A tautology, true by definition, as in “no true Scot would ha’ it otherwise!”
And other foods from Scotland…
The close relationship for centuries between Scotland and France left many influences, though not as much for simple basic foods.
>Bring the water to the boil and as soon as it reaches boiling-point add the oatmeal, letting it fall in a steady rain and stirring it briskly the while with the right, sunwise, or the right-turn for luck – and convenience. A porridge-stick, called a spurtle, and in some parts a theevil, or, as in Shetland, a gruel-tree, is used for this purpose. Be careful to avoid lumps, unless the children clamour for them.
When the porridge is boiling steadily, draw the mixture to the side and put on the lid. Let it cook for from twenty to thirty minutes according to the quality of the oatmeal, and do not add the salt, which has a tendency to harden the meal and prevent its swelling, until it has cooked for at least ten minutes. On the other hand, never cook porridge without salt. Ladle straight into porringers or soup-plates and serve with small individual bowls of cream, or milk, or buttermilk. Each spoonful of porridge, which should be very hot, is dipped in the cream or milk, which should be quite cold, before it is conveyed to the mouth.
Children often like a layer of sugar, honey, syrup, or treacle, or of raw oatmeal on top. A morsel of butter in the centre of the plate agrees with some digestions better than milk.
I have a hand grinder I use with whole grains such as hulled oat groats, hulled barley and naked barley. I found by accident that the ~1/4 combination of barley and oats gave the flavor I often tried for with oats alone, as if the oats had been toasted. Rolled oats have been heated and steamed to remove the hulls, that may change the flavor somewhat too. Long ago in Scotland the “quick” method to make oat porridge was for the housewife to take a sheaf of oats, set fire to the tops and at the right moment slap them against the knee so the toasted hulled oat would fall off.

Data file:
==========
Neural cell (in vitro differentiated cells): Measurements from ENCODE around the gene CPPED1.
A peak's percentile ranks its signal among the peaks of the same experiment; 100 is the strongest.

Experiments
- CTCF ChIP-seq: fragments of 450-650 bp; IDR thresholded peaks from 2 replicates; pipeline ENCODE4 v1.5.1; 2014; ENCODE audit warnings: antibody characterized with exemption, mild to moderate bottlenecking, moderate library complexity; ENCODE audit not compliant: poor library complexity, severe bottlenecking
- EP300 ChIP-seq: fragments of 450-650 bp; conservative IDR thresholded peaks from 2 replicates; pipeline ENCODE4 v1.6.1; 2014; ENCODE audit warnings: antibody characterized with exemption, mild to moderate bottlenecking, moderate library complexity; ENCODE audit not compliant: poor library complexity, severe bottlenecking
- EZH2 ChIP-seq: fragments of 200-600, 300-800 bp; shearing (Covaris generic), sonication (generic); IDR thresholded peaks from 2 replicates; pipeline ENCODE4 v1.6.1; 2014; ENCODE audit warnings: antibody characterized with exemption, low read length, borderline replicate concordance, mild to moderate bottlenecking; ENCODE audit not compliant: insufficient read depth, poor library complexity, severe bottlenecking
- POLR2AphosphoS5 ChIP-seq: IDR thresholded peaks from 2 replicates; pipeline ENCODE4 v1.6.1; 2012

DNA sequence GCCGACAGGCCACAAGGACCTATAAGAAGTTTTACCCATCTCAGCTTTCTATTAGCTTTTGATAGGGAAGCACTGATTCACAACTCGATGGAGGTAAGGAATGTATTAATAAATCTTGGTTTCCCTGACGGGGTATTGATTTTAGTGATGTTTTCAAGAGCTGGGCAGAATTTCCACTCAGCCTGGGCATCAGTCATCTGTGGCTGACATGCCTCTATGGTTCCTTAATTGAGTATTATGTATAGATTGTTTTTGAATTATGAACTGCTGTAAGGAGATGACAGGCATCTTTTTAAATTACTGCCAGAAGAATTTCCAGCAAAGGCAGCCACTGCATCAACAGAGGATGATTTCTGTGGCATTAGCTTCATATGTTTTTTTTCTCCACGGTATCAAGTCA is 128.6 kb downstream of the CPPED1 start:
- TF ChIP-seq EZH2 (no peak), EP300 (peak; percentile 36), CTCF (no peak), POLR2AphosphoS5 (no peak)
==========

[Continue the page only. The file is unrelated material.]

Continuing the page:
Porter, skeachan, and brisk small beer used to be popular accompaniments to porridge. In his poem “Scotch Drink” (which in his day was ale) Burns writes:
The poor man’s wine,
His wee drap parritch, or his breid,
Thou kitchens [give a relish to] fine
In Scots, porridge, like broth, is spoken of as “they”. “‘Why do ye no sup yer parritch’ ‘I dinna like them; they’re unco wersh (very insipid); gi’e me a wee pickle saut.'” – Jamieson.
The old custom is to stand while supping porridge. A friend of the writer’s recollects being slapped by her Highland nurse for not standing up to “them”. As to whether the custom has any mystical significance or is merely an application of that proverb that “a staunin’ (standing) sack fills the fu’est”, I profess no opinion.
–F. M. McN.
Recipe taken from The Scots Kitchen by F. Marian McNeill, published by Birlinn Ltd and reproduced with their kind permission.
A footnote in Scots Kitchen led to the books by Anne MacVicker Grant, this from Letters From The Mountains, 1807.
>I, who for my part detest every mode
of selfish luxury, could not endure to see a native
highlander make his good humour dependent on
a good breakfast, and was moreover disgusted by
certain learned strictures* on new-laid eggs, which
I am sure made no part of his college acquisitions.
* Among the peculiarities of highland manners is an
avowed contempt for the luxuries of the table. A high-